Great wine, , great price, no shipping charges, no tax ........ priceless. Join the subscription and get another 15% off.

I'll update you in about 7 weeks. I'm predicting great results.

UPDATE: 7/2/2012
I did a secondary racking yesterday. I did a taste test also and my wife and I loved it. My wife is the expert and she said it's better than anything she buys. Will bottle 7/12 and update again.

UPDATE: 7/25/2012
I've bottled this and have handed it out to friends that are serious wine drinkers. They think it's very good and my wife said order another...
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on April 10, 2013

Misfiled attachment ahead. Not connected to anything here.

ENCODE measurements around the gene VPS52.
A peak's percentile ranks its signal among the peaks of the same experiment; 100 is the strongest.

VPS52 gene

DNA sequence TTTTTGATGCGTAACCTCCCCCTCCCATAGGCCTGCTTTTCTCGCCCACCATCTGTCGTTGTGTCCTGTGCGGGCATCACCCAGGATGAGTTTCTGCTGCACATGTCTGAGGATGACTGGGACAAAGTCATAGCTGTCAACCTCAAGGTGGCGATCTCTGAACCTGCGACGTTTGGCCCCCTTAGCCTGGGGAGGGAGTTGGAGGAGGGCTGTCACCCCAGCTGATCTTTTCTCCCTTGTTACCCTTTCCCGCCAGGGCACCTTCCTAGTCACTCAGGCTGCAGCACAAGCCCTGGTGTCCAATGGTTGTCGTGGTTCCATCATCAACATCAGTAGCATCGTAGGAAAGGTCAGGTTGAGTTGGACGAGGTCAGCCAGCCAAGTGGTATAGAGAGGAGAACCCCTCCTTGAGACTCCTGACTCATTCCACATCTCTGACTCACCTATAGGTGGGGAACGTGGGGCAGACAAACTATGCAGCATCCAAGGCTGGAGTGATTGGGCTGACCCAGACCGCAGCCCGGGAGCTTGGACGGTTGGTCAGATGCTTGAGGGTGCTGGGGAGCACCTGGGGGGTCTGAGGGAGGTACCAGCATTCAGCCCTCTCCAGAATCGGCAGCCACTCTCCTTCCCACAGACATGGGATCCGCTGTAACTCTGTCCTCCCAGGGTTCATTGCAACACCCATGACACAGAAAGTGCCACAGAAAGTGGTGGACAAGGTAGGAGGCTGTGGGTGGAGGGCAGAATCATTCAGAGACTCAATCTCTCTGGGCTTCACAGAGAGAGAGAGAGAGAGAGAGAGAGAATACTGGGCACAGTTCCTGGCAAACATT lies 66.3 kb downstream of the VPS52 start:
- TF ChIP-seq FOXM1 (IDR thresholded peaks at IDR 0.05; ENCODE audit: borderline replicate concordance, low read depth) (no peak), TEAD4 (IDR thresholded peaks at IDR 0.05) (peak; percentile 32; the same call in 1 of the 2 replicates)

We've been making kit wines for a couple of years now and have only just started experimenting. The RDC Aust. Semillon Chardonnay is a good kit on it's own. The wine is drinkable in a very short amount of time and gets better with a little age. It is semi-dry and crisp but has the complexity to offer more of the chardonnay with a little experimentation. To me,when the kit is made as is, it's more like a Sauvingion Blanc and pairs like one. We are in process of making our second batch of this kit and this is the first kit I can say that about. We plan to continue purchasing this kit and expanding on it by adding oak, berries and fruit juices in future batches. All in all, whether you are just getting into making kit wines or a serious enthusiast, I would highly recommend this kit.